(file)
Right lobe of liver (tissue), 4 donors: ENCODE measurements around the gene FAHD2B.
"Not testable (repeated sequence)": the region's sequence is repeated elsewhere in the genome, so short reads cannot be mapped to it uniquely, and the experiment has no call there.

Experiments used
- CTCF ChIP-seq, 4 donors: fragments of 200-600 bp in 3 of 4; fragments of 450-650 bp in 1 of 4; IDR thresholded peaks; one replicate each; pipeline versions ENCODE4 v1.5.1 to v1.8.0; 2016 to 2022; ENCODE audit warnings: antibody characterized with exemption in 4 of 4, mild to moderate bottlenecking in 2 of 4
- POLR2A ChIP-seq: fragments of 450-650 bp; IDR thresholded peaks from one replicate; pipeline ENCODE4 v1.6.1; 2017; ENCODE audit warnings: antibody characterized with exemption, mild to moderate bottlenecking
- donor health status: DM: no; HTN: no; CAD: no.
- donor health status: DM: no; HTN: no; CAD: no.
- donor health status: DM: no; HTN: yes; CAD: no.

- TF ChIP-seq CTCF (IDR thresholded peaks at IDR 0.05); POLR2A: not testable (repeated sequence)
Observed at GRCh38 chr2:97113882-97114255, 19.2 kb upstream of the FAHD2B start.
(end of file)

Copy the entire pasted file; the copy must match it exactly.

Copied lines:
Right lobe of liver (tissue), 4 donors: ENCODE measurements around the gene FAHD2B.
"Not testable (repeated sequence)": the region's sequence is repeated elsewhere in the genome, so short reads cannot be mapped to it uniquely, and the experiment has no call there.

Experiments used
- CTCF ChIP-seq, 4 donors: fragments of 200-600 bp in 3 of 4; fragments of 450-650 bp in 1 of 4; IDR thresholded peaks; one replicate each; pipeline versions ENCODE4 v1.5.1 to v1.8.0; 2016 to 2022; ENCODE audit warnings: antibody characterized with exemption in 4 of 4, mild to moderate bottlenecking in 2 of 4
- POLR2A ChIP-seq: fragments of 450-650 bp; IDR thresholded peaks from one replicate; pipeline ENCODE4 v1.6.1; 2017; ENCODE audit warnings: antibody characterized with exemption, mild to moderate bottlenecking
- donor health status: DM: no; HTN: no; CAD: no.
- donor health status: DM: no; HTN: no; CAD: no.
- donor health status: DM: no; HTN: yes; CAD: no.

- TF ChIP-seq CTCF (IDR thresholded peaks at IDR 0.05); POLR2A: not testable (repeated sequence)
Observed at GRCh38 chr2:97113882-97114255, 19.2 kb upstream of the FAHD2B start.